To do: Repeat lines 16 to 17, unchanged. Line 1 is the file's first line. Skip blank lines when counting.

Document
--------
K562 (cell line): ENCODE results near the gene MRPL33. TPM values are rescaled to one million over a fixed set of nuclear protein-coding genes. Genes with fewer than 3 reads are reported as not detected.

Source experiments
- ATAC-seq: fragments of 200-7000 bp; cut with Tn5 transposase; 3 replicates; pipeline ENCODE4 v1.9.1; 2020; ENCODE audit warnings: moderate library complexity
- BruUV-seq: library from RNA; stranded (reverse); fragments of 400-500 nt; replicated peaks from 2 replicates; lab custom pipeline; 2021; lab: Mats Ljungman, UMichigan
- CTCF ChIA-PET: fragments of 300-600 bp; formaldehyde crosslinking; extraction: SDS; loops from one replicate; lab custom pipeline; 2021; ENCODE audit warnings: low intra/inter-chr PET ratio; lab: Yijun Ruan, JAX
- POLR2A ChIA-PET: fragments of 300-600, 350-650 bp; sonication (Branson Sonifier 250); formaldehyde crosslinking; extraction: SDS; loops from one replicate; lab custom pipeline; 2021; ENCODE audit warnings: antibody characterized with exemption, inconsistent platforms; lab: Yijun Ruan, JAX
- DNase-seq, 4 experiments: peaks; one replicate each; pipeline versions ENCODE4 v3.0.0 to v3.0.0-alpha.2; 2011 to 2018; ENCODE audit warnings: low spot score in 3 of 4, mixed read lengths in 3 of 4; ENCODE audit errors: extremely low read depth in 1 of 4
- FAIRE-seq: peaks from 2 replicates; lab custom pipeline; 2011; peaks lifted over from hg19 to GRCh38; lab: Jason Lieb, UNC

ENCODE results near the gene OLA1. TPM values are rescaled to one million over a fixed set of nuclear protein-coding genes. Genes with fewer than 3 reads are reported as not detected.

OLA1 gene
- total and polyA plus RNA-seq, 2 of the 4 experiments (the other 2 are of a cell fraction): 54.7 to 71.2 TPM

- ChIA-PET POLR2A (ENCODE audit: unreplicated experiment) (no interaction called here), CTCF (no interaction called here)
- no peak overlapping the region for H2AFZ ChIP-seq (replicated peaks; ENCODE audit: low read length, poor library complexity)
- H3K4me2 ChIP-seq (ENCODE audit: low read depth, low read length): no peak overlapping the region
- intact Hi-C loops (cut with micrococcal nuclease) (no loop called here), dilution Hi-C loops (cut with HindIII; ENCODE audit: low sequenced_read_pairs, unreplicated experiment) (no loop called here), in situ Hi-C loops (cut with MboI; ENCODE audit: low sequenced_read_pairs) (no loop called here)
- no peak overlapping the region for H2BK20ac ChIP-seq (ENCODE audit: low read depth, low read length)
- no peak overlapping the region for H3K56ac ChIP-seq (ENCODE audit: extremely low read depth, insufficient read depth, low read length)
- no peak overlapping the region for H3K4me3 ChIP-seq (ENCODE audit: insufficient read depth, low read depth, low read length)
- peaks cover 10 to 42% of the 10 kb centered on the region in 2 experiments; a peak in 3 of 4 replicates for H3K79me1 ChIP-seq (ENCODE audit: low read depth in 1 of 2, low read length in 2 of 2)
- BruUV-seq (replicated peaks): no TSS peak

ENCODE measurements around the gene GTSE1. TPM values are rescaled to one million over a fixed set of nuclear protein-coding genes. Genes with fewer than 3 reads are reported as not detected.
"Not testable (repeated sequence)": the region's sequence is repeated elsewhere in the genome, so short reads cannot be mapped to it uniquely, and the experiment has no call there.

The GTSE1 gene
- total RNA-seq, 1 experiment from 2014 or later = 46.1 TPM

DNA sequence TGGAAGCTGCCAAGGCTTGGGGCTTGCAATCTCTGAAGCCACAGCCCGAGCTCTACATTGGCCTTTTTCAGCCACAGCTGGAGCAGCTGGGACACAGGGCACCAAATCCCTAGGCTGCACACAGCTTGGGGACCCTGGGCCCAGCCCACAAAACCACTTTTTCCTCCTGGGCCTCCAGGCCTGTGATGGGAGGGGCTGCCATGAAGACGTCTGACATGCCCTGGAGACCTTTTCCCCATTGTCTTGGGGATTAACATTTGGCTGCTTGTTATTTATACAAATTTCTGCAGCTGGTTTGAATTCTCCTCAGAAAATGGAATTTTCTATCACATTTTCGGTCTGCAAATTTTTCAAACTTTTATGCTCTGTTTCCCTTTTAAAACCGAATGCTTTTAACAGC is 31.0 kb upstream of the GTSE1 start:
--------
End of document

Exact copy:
- no peak overlapping the region for H2BK20ac ChIP-seq (ENCODE audit: low read depth, low read length)
- no peak overlapping the region for H3K56ac ChIP-seq (ENCODE audit: extremely low read depth, insufficient read depth, low read length)